The story of the Incredible Casuals took many twists through the years including Steve Shook, guitarist and songwriter, leaving and then later being replaced by guitarist and songwriter Aaron Spade.
Guitarist and songwriter Johnny Spampinato, whose brother Joey was in NRBQ, joined in the band when Shook was in it, and then years later also joined NRBQ while staying in the Incredible Casuals.
Rich Bates was known as Vince Valium, and then transitioned to a woman who is now named Rikki Bates.
Travis formed other bands.
Blood said his favorite version of the Incredible Casuals was when it was a trio of Bates, Spampinato and Travis. “I am a big fan of trios. The right number of guitarists in a band is one. It’s the space between notes, not the notes, that make the music,” he said.
But no matter how the Incredible Casuals evolved, Blood didn’t just work for them. “I kind of worshiped the Casuals, frankly. I hate to say that, but it’s true,” he said.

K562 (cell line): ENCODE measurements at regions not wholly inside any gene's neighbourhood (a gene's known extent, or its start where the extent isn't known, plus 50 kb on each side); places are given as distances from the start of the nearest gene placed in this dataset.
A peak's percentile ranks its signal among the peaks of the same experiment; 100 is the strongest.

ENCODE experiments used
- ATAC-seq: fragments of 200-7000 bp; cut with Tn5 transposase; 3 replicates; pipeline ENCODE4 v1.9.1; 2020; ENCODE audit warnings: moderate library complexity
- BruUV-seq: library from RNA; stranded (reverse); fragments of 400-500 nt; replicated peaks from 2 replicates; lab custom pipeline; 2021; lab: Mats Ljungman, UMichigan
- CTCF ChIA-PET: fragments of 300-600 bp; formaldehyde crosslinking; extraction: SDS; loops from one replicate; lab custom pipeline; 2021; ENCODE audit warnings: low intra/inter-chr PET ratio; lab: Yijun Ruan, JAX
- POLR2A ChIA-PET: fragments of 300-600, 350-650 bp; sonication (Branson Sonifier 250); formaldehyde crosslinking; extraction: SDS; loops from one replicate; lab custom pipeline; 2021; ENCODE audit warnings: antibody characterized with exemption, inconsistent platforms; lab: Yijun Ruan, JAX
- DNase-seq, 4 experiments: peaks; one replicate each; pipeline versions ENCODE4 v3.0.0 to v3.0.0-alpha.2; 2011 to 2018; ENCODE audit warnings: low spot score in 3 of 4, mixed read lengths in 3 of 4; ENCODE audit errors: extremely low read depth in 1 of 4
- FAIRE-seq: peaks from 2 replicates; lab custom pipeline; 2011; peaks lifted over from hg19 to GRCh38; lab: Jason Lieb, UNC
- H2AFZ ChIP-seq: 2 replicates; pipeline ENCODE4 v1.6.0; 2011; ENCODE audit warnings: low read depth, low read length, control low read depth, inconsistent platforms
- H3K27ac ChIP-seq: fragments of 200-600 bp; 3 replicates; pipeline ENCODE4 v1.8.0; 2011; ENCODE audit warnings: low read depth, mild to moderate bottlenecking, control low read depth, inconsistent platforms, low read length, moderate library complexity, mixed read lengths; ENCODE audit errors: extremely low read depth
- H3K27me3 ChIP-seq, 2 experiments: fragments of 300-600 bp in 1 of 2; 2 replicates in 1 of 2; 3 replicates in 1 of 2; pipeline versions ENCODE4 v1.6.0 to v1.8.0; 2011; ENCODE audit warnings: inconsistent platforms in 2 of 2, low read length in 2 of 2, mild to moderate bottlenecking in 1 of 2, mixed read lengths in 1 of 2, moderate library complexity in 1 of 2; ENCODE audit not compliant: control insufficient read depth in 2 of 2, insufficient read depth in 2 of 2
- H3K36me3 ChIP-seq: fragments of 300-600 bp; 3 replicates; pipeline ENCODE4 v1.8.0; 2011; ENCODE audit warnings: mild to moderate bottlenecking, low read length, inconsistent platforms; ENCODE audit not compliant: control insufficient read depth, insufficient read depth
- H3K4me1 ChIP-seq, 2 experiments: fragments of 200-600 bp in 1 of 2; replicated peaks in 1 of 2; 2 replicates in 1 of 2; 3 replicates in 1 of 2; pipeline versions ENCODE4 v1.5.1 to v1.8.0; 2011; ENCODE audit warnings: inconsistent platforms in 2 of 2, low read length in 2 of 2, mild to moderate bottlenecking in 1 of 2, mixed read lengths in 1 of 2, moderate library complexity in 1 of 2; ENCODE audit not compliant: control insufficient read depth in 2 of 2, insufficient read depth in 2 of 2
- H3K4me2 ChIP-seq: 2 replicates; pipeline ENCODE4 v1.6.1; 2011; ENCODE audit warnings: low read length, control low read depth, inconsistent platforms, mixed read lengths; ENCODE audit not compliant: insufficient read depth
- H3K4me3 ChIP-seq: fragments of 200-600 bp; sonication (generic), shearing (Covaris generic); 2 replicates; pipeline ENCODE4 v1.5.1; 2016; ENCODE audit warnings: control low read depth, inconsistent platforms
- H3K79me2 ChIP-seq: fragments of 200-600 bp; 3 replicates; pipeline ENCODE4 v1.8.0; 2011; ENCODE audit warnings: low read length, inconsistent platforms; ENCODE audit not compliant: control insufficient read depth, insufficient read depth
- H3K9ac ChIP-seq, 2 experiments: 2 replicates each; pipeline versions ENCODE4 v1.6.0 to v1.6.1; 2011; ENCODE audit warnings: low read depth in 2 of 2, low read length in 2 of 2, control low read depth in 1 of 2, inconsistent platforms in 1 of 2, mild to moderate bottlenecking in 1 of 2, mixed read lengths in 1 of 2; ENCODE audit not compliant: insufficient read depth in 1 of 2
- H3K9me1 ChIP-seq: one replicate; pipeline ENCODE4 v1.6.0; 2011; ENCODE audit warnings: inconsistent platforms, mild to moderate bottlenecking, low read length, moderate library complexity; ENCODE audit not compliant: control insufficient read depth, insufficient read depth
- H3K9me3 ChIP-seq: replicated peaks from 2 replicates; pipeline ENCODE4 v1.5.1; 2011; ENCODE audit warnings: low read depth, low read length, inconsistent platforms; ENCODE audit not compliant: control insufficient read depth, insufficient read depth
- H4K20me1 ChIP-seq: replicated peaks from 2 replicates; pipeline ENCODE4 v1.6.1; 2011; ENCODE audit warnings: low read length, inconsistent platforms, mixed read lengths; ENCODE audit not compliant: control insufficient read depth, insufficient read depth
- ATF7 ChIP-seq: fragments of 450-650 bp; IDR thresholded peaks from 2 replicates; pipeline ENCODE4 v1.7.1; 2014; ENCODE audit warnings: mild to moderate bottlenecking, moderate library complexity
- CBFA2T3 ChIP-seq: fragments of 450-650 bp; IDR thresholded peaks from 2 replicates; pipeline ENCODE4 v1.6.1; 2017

McMurrer understands. He met Blood when he was also a sound guy, and the owner of a restaurant in Hyannis. He went to see the band in, of all places, the Mill Hill Club.
“I sidled up to Chris at the sound board and I just started talking to him,” recalled McMurrer.
“I was completely impressed by them,” he said. “They were way different than any band I’d worked with on Cape Cod.”
While other bands would typically huddle around the drum set after a song to figure out what to play next, McMurrer said the Incredible Casuals “would play five or six songs in a row, not stopping.”
“They would just go from one song to the next song to the next song,” said McMurrer. “And when they stopped, Chandler would start talking and entertain people while other things were happening. You just didn’t see that anywhere on Cape Cod.”
“I could tell musically that they were far above any other band on Cape Cod,” he said. Plus, he said, “They played 90 percent original music.”
“They were pros. They didn’t act like idiots,” he said. “But they were idiots in their own way.”